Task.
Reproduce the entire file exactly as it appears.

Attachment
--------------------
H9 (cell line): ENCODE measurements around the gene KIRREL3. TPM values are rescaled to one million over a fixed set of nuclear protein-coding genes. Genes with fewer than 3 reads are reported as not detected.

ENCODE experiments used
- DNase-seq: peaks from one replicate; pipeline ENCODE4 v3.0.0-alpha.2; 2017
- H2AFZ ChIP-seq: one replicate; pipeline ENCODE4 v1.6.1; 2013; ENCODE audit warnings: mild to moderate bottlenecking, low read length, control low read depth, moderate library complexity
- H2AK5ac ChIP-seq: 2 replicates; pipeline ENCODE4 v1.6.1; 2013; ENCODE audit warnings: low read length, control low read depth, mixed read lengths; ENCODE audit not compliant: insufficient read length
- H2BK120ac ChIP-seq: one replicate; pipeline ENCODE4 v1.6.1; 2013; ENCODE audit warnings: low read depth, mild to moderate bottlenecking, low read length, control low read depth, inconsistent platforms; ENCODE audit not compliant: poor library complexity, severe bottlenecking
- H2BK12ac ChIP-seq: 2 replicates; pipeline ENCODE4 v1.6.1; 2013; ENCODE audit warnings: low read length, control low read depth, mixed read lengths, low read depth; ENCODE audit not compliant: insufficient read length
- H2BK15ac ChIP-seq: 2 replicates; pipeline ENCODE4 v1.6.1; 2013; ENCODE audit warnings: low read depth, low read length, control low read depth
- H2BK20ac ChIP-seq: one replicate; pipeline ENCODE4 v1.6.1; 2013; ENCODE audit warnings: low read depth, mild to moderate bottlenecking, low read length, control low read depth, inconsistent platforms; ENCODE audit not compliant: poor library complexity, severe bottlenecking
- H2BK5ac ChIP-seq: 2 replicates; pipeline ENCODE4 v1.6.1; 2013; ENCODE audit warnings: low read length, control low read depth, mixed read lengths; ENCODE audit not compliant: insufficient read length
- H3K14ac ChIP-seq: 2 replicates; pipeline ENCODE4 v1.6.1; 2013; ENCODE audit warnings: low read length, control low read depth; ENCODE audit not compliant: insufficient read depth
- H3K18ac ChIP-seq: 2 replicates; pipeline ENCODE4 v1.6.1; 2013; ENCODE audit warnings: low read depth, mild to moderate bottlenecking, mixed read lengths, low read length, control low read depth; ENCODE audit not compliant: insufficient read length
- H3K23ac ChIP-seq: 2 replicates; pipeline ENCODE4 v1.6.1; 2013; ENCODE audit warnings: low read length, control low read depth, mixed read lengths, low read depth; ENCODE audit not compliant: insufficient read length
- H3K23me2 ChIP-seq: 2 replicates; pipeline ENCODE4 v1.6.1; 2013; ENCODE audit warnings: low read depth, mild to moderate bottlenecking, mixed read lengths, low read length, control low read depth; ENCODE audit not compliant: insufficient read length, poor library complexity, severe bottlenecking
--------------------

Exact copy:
H9 (cell line): ENCODE measurements around the gene KIRREL3. TPM values are rescaled to one million over a fixed set of nuclear protein-coding genes. Genes with fewer than 3 reads are reported as not detected.

ENCODE experiments used
- DNase-seq: peaks from one replicate; pipeline ENCODE4 v3.0.0-alpha.2; 2017
- H2AFZ ChIP-seq: one replicate; pipeline ENCODE4 v1.6.1; 2013; ENCODE audit warnings: mild to moderate bottlenecking, low read length, control low read depth, moderate library complexity
- H2AK5ac ChIP-seq: 2 replicates; pipeline ENCODE4 v1.6.1; 2013; ENCODE audit warnings: low read length, control low read depth, mixed read lengths; ENCODE audit not compliant: insufficient read length
- H2BK120ac ChIP-seq: one replicate; pipeline ENCODE4 v1.6.1; 2013; ENCODE audit warnings: low read depth, mild to moderate bottlenecking, low read length, control low read depth, inconsistent platforms; ENCODE audit not compliant: poor library complexity, severe bottlenecking
- H2BK12ac ChIP-seq: 2 replicates; pipeline ENCODE4 v1.6.1; 2013; ENCODE audit warnings: low read length, control low read depth, mixed read lengths, low read depth; ENCODE audit not compliant: insufficient read length
- H2BK15ac ChIP-seq: 2 replicates; pipeline ENCODE4 v1.6.1; 2013; ENCODE audit warnings: low read depth, low read length, control low read depth
- H2BK20ac ChIP-seq: one replicate; pipeline ENCODE4 v1.6.1; 2013; ENCODE audit warnings: low read depth, mild to moderate bottlenecking, low read length, control low read depth, inconsistent platforms; ENCODE audit not compliant: poor library complexity, severe bottlenecking
- H2BK5ac ChIP-seq: 2 replicates; pipeline ENCODE4 v1.6.1; 2013; ENCODE audit warnings: low read length, control low read depth, mixed read lengths; ENCODE audit not compliant: insufficient read length
- H3K14ac ChIP-seq: 2 replicates; pipeline ENCODE4 v1.6.1; 2013; ENCODE audit warnings: low read length, control low read depth; ENCODE audit not compliant: insufficient read depth
- H3K18ac ChIP-seq: 2 replicates; pipeline ENCODE4 v1.6.1; 2013; ENCODE audit warnings: low read depth, mild to moderate bottlenecking, mixed read lengths, low read length, control low read depth; ENCODE audit not compliant: insufficient read length
- H3K23ac ChIP-seq: 2 replicates; pipeline ENCODE4 v1.6.1; 2013; ENCODE audit warnings: low read length, control low read depth, mixed read lengths, low read depth; ENCODE audit not compliant: insufficient read length
- H3K23me2 ChIP-seq: 2 replicates; pipeline ENCODE4 v1.6.1; 2013; ENCODE audit warnings: low read depth, mild to moderate bottlenecking, mixed read lengths, low read length, control low read depth; ENCODE audit not compliant: insufficient read length, poor library complexity, severe bottlenecking